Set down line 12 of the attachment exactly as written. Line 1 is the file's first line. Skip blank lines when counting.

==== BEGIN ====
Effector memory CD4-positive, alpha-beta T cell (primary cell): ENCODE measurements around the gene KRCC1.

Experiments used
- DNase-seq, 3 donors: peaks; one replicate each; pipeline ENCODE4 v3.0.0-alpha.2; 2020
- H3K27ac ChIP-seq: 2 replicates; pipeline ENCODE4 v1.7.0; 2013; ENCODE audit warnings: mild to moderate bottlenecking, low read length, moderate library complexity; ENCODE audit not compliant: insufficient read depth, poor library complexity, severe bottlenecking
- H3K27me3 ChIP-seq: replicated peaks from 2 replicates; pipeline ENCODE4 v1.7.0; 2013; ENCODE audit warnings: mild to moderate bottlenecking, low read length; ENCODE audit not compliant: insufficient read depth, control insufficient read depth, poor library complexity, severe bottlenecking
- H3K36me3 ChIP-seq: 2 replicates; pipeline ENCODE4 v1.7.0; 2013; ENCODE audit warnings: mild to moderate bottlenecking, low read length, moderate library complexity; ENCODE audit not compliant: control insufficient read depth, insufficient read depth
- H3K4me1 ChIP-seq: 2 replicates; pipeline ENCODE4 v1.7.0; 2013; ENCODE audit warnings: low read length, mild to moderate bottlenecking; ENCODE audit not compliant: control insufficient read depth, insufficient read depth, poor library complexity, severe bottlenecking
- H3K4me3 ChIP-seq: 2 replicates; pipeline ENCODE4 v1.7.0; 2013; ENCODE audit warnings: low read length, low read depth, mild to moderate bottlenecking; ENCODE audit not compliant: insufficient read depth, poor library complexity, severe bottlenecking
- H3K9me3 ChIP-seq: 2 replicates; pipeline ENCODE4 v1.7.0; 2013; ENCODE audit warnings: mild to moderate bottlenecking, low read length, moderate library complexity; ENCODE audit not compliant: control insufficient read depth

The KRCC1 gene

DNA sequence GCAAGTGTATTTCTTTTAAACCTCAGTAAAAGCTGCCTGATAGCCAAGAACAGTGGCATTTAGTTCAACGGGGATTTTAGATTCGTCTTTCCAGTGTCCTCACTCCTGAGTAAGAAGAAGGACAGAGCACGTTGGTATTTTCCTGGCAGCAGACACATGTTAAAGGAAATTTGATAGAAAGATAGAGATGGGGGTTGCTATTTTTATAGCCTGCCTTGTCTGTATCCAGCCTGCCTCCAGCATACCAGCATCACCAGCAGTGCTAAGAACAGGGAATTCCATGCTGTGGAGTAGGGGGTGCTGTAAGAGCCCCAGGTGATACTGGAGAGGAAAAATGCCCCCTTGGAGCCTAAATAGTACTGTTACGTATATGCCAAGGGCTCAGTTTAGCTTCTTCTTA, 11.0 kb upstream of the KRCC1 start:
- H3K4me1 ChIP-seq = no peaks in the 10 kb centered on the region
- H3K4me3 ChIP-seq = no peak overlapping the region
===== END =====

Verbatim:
- H3K4me1 ChIP-seq = no peaks in the 10 kb centered on the region